3.  Moving to a lower COL area was probably a good decision as long as there was adequate medical care, so it depends on where the relocation was located.  However, many times medical cost and insurance are higher in rural areas than in urban areas because of competitive forces and of course, availability is lower in more rural areas.

 

4.  a "fixer upper" can be a money pit - renting might be cheaper especially when considering that rent would be a known cost whereas a fixer upper could have escalating cost in many different areas.

 

EDChou, I believe that a lot of our problems lie in financial education and decision making - which covers all aspects of a person's use of money - from savings to buying products (like insurance of all types) which also cover the financial aspects of our lives.

 

There is always Medicaid for those who meet the criteria of income and need.

 

We have tons of housing programs under HUD - subsidized and Sect. 8 - which covers the elderly, disabled and the poor.

 

Those that CAN or those that HAVE, as you categorize the differentiation,  support all of these programs with their tax money and this is just talking about government programs; there may be even more at specific state levels especially since these programs are designed by the various states.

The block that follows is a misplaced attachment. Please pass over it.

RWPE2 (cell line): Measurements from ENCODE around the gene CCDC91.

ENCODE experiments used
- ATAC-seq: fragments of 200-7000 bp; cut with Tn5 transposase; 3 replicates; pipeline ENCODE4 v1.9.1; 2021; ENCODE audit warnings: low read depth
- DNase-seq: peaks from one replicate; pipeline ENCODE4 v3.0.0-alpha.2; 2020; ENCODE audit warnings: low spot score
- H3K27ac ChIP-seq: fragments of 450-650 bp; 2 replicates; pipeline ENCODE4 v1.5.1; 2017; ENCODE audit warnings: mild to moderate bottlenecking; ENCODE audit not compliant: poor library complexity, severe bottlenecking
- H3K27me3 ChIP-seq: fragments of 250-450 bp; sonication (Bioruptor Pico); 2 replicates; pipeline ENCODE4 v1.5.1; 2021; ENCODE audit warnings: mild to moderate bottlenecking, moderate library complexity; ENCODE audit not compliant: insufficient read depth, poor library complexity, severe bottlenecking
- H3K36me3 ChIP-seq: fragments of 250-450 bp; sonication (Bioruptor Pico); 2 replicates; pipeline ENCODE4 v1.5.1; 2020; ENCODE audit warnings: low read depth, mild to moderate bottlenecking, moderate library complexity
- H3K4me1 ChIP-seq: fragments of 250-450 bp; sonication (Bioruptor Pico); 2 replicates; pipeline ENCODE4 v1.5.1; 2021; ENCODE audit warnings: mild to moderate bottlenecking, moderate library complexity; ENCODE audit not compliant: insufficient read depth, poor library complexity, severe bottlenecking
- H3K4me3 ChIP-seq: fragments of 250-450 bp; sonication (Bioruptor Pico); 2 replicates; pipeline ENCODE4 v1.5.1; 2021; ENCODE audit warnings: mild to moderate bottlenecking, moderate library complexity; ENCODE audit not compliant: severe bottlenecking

* * * * It's Always Something . . . Roseanne Roseannadanna
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Re: Haves and Have-Nots

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Message 47 of 106

@sh70419902 wrote:

My husband and I were prepared quite well for retirement at age 70....then I had two massive heart attacks and our insurance capped on the first one.  After paying off the bills left by the crappy insurance (which we thought covered all my expenses) I had the second attack.  After a week in critical care the bills were so huge our ONLY recourse was to completely deplete all IRA's, savings accounts and sold the house. We moved to a state where the COL was reduced, bought a "fixer-upper" and the husband found a job. Unfortunately his salary is NOT as nice as it was prior to our move which I suppose goes right along with the reduced cost of living.  I still have over 500K in hospital bills and am no longer capable of working. So for me it is social security's measly check to try to suppliment my husbands reduced income. I've read some of the comments that seem to blame the working poor for the situation they are in, and it disturbs me.